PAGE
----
Actually: Speaking of the Toussaint/Costello tune “Ascension Day,” it’s the song that made me zero on the phrase “let her go” in “SJI,” because I assumed (and actually still believe) that “SJI” is what Costello was referencing when he dropped it into his lyrics.
A reader pointed out to me some time ago that the phrase probably found its way into “SJI” from elsewhere. Moreover, heroic “SJI” researcher and author Robert W. Harwood and the readers of his I Went Down To St. James Infirmary blog have since traced it back to at least 1909. Now: He has a new post on the matter, concerning a tune called “She’s Gone Let Her Go,” appearing in, of all places, a 1902 book of “Harvard University Songs”:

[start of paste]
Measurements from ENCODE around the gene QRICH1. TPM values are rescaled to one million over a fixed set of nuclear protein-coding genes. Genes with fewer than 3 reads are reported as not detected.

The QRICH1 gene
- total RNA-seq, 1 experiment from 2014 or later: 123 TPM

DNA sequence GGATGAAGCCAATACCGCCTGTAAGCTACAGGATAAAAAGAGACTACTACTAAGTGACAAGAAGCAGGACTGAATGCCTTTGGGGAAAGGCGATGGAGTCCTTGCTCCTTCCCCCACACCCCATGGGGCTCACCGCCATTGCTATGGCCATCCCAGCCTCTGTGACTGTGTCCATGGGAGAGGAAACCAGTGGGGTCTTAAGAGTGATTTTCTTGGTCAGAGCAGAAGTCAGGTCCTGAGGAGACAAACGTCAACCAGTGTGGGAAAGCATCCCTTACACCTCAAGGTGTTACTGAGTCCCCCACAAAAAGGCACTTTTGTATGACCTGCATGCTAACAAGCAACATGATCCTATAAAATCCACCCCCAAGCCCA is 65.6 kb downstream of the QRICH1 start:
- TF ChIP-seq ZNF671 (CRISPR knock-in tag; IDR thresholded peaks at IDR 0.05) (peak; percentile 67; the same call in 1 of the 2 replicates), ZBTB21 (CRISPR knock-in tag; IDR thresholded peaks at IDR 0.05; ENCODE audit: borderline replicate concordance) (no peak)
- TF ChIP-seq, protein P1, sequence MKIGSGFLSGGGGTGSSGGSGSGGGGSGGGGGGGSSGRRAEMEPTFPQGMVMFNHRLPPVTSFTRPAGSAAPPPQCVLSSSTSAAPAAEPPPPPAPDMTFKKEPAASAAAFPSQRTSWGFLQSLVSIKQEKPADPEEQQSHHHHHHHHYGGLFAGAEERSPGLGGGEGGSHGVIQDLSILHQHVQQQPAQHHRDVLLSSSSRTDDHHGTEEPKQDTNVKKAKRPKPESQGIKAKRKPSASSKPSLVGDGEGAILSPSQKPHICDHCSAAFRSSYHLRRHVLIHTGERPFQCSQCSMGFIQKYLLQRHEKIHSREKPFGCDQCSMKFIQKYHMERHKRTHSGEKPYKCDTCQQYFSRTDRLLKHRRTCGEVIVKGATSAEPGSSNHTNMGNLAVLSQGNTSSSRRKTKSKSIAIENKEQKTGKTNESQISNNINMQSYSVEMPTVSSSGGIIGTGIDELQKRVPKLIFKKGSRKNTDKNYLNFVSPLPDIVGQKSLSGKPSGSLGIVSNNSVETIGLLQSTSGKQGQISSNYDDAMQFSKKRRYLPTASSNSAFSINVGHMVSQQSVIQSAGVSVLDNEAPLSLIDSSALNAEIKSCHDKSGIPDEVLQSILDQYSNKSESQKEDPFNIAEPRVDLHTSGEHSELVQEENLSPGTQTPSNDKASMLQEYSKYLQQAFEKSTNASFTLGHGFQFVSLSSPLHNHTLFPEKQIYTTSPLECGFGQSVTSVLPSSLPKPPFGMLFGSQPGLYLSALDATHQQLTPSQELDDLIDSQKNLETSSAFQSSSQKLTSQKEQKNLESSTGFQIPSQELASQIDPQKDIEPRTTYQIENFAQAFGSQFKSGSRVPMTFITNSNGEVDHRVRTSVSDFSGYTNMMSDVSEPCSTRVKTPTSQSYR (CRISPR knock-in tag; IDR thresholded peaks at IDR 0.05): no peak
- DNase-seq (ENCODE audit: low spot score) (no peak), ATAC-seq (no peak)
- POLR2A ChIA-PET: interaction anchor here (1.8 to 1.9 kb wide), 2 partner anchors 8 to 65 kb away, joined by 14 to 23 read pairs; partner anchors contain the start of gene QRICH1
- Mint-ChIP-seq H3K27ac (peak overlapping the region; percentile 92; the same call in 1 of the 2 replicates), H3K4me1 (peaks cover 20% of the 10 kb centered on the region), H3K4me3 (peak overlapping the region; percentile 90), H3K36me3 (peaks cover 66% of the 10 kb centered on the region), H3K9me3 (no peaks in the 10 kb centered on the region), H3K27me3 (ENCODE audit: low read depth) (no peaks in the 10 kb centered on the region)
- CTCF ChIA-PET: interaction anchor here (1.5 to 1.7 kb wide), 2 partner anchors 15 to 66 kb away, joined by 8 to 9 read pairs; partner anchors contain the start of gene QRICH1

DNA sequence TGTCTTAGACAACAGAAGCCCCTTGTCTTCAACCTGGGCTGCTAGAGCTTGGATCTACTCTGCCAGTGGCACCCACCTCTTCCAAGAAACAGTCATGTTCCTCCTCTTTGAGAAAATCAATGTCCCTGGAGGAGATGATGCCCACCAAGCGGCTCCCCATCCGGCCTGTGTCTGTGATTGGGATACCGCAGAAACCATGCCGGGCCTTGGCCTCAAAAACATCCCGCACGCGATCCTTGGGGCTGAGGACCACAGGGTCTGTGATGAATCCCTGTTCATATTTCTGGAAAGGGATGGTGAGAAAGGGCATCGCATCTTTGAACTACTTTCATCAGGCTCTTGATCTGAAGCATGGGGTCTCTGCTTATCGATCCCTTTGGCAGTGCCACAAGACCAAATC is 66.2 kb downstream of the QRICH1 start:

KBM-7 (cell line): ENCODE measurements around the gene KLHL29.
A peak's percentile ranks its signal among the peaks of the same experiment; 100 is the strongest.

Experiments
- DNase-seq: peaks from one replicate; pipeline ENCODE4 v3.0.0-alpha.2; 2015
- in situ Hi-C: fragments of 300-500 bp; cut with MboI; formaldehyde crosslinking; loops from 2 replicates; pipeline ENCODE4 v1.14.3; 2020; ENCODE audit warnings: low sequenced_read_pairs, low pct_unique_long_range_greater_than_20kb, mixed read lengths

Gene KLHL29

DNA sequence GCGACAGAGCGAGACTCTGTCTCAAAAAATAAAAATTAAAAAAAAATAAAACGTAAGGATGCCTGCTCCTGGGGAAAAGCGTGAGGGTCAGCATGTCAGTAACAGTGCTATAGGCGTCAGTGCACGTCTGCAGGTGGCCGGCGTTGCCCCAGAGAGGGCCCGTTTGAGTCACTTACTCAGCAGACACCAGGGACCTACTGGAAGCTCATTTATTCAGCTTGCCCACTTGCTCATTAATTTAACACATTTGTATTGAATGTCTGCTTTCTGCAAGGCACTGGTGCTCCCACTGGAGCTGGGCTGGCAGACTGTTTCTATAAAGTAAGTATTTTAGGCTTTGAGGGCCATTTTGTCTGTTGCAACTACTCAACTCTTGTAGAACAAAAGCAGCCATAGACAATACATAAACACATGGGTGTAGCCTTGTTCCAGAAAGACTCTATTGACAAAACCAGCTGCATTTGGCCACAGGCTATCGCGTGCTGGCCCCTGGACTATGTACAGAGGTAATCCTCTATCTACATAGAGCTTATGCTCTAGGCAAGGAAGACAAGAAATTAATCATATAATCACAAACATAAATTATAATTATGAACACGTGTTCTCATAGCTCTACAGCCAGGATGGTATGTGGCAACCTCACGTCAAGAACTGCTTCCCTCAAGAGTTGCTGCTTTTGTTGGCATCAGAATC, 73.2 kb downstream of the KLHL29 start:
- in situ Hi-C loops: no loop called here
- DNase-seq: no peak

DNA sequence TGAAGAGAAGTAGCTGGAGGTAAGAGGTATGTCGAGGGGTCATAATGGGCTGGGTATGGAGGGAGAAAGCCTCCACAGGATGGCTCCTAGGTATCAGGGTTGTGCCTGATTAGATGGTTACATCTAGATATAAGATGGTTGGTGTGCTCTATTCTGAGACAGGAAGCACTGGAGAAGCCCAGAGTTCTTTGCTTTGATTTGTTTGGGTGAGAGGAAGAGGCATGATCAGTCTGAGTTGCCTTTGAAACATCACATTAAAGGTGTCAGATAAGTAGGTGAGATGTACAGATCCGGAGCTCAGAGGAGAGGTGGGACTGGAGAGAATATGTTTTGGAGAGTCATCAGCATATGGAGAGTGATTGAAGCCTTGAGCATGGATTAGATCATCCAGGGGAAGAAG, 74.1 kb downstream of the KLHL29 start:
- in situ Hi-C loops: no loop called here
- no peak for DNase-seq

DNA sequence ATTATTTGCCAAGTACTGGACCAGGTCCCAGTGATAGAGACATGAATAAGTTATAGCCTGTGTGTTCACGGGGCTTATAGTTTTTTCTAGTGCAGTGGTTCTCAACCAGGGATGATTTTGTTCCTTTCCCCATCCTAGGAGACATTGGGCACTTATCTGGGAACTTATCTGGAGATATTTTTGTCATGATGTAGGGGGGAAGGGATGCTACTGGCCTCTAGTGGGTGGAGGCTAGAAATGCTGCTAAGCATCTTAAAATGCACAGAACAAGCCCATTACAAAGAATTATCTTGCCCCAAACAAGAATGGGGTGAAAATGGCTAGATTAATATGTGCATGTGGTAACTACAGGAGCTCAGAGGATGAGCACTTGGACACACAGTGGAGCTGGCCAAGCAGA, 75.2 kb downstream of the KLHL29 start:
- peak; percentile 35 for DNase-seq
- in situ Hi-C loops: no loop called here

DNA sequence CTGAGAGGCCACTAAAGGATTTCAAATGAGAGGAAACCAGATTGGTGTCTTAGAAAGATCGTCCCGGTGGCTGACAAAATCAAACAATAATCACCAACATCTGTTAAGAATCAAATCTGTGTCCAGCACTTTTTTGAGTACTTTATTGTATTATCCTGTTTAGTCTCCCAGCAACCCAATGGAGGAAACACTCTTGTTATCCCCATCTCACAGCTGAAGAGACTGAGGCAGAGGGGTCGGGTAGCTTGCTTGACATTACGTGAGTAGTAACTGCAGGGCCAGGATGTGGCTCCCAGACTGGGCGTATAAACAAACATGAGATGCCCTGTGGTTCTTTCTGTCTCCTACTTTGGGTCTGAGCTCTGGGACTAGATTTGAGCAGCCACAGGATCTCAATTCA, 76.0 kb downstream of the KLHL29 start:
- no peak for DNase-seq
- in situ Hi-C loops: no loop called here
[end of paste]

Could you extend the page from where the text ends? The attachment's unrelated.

“She’s Gone, Let Her Go,” with its chorus that is so familiar from SJI, appears on page 72. The melody is utterly ordinary, a kind of parlor ditty that one could imagine being sung by hearty fellows in argyle sweaters, gathered around a piano with drinks in their hands. The lyric is the same as that identified in a March 21st entry on this blog, from the 1909 Harvard song book. The fact that it has appeared in at least two of these books, and that it is joined by only twenty-six others in this 1902 book, attests to its popularity at the time – at least among students at Harvard.
Mr. Harwood’s new post is here.